From the confines of The Lantern newsroom to orchestrating black-tie affairs on the white sand beaches of a Caribbean vacation spot, Ohio State alumna Sandy Malone has had a busy career.
In her first granted interview since the premiere of a new cable television series was announced in a TLC press release Monday, Malone gave The Lantern an exclusive glimpse into the career that landed her the show and what viewers can expect.
TLC formally committed to a six-episode season of “Wedding Island,” which will broadcast on Thursday nights this summer beginning July 17, according to a press release.
Malone graduated from OSU in 1996 with a degree in journalism. She now co-owns and operates the only wedding planning firm on the island of Vieques, Puerto Rico with her husband, William.
The series, filmed entirely on location in the Caribbean, aims to portray the process of wedding planning through the eyes of industry professionals in what Malone called a logistically challenging niche market.
“The difference about this show is that most shows are focused entirely on the brides and grooms and the weddings,” Malone said.
“Wedding Island” will instead center on the day-to-day operations of the couple’s business, encompassing “the good, the bad and the ugly” parts of delivering “seamlessly executed dream destination weddings” to clients.
Malone’s professional background encompasses her time in Columbus as a Lantern reporter, where she “wrote like a madwoman.”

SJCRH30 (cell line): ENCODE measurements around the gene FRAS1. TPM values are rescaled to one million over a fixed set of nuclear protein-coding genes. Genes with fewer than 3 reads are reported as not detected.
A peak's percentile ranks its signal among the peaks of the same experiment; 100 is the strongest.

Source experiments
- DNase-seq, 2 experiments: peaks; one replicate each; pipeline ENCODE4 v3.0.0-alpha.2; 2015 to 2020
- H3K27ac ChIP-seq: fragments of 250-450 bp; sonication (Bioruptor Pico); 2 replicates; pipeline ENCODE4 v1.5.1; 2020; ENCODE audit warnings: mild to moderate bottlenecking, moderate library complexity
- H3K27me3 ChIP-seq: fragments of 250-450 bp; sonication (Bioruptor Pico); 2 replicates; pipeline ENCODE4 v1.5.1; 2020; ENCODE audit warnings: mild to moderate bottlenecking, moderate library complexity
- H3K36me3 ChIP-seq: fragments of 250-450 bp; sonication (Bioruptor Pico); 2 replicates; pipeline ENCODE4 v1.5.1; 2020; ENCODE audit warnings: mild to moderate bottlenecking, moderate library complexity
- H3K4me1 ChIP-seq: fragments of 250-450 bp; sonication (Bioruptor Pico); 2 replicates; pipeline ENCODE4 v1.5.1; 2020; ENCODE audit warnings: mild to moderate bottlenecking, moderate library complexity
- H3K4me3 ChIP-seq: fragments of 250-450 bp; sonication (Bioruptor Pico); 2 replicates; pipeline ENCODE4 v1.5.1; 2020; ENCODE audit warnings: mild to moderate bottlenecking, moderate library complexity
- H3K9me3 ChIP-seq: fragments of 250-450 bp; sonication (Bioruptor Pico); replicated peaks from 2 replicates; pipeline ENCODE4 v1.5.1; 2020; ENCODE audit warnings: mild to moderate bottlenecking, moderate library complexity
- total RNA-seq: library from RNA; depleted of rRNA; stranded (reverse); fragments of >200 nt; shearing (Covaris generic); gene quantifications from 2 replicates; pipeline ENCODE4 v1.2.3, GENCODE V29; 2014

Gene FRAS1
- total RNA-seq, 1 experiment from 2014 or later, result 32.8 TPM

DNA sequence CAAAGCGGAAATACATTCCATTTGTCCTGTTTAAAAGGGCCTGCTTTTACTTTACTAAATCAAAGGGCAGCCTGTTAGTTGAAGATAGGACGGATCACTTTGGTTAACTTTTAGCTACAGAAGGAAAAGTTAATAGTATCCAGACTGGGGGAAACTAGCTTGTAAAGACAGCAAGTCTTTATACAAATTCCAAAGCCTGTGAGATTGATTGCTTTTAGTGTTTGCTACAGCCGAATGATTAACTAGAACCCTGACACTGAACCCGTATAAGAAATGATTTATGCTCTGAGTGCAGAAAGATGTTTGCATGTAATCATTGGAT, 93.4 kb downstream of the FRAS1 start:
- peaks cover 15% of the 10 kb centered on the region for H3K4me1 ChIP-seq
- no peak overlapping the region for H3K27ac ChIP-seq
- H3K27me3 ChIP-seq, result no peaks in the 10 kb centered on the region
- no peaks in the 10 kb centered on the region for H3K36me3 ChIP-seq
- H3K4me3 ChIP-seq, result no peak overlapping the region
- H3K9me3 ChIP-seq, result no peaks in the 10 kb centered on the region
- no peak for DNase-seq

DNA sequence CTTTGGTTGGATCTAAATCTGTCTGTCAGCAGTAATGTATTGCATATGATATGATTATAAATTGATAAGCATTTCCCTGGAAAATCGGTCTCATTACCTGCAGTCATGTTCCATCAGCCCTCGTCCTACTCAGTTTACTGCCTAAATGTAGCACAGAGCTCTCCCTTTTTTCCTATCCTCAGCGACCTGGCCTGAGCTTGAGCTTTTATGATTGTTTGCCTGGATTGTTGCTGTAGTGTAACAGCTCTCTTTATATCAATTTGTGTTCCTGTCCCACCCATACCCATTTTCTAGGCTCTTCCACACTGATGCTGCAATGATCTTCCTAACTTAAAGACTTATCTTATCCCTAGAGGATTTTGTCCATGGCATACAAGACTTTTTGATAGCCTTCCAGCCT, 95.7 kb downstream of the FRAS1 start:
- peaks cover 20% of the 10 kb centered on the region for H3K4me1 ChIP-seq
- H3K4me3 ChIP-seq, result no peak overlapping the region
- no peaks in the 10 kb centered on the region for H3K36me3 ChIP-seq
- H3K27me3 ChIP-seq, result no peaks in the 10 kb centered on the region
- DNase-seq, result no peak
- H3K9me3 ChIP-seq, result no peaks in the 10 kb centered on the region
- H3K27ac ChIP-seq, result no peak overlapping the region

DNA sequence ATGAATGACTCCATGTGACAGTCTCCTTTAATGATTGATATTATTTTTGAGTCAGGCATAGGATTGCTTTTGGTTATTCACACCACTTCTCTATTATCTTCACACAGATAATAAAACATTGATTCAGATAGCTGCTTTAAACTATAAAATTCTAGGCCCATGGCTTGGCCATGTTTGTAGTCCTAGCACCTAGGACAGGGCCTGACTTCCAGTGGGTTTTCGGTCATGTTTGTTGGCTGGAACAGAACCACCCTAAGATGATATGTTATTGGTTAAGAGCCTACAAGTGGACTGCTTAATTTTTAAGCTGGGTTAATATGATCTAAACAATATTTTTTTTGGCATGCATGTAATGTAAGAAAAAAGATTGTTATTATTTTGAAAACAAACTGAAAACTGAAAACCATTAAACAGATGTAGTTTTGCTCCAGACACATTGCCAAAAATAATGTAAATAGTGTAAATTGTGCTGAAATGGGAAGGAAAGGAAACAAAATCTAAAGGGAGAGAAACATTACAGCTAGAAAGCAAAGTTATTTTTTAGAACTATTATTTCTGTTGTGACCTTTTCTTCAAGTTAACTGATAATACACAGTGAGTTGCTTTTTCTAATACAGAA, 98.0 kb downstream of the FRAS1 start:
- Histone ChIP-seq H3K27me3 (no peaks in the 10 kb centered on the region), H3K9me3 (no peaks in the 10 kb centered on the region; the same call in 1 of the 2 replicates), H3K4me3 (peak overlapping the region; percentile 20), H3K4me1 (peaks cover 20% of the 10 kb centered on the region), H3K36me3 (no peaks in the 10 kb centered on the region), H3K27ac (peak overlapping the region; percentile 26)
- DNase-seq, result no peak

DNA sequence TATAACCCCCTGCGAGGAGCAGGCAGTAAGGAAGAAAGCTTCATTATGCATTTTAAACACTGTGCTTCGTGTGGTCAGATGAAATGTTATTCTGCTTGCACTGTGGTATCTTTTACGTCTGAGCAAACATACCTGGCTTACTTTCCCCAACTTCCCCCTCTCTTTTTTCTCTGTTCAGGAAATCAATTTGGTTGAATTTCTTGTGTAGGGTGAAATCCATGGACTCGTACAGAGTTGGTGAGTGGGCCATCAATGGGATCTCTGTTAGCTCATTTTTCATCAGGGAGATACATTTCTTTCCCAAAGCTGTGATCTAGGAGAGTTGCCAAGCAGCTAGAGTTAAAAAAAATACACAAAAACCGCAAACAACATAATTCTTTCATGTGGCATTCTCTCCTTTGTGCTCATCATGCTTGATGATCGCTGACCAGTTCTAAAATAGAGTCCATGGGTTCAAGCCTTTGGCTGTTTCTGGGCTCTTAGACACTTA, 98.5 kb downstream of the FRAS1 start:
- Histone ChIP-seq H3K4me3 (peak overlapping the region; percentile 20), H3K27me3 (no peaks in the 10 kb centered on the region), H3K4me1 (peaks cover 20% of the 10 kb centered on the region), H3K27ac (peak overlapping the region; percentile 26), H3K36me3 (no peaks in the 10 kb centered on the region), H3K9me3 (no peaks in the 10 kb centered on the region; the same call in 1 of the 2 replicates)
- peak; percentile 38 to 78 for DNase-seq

“Studying was something I fit in between writing,” Malone said.
She parlayed her experience into post-graduate matriculation to Georgetown University’s Institute on Political Journalism, at the urging of her journalism ethics professor and current OSU faculty member, Thomas Schwartz.
“My writing and my clips for The Lantern are what got me in,” Malone said. “It was nothing to do with my GPA. The only reason I am where I am is because Professor Schwartz encouraged me to apply to the program at Georgetown.”
Schwartz spoke highly of Malone.
“She struck me as a very ambitious and hardworking journalism student,” Schwartz said. “She did a number of enterprising stories for The Lantern, I remember.”
He recalled her ambition and personality.
“She was a live wire, always looking for the big Pulitzer Prize-winning story,” he said. “She was a big personality. She should never give credit to anybody but herself for all of her accomplishments.”
Her professional career spans 18 years and took off when she secured an internship at Campaigns & Elections magazine while enrolled in graduate school in her native Washington, D.C. during the 1996 campaign trail. She became the periodical’s managing editor by November and was offered a position at The Wall Street Journal’s interactive edition the following fall.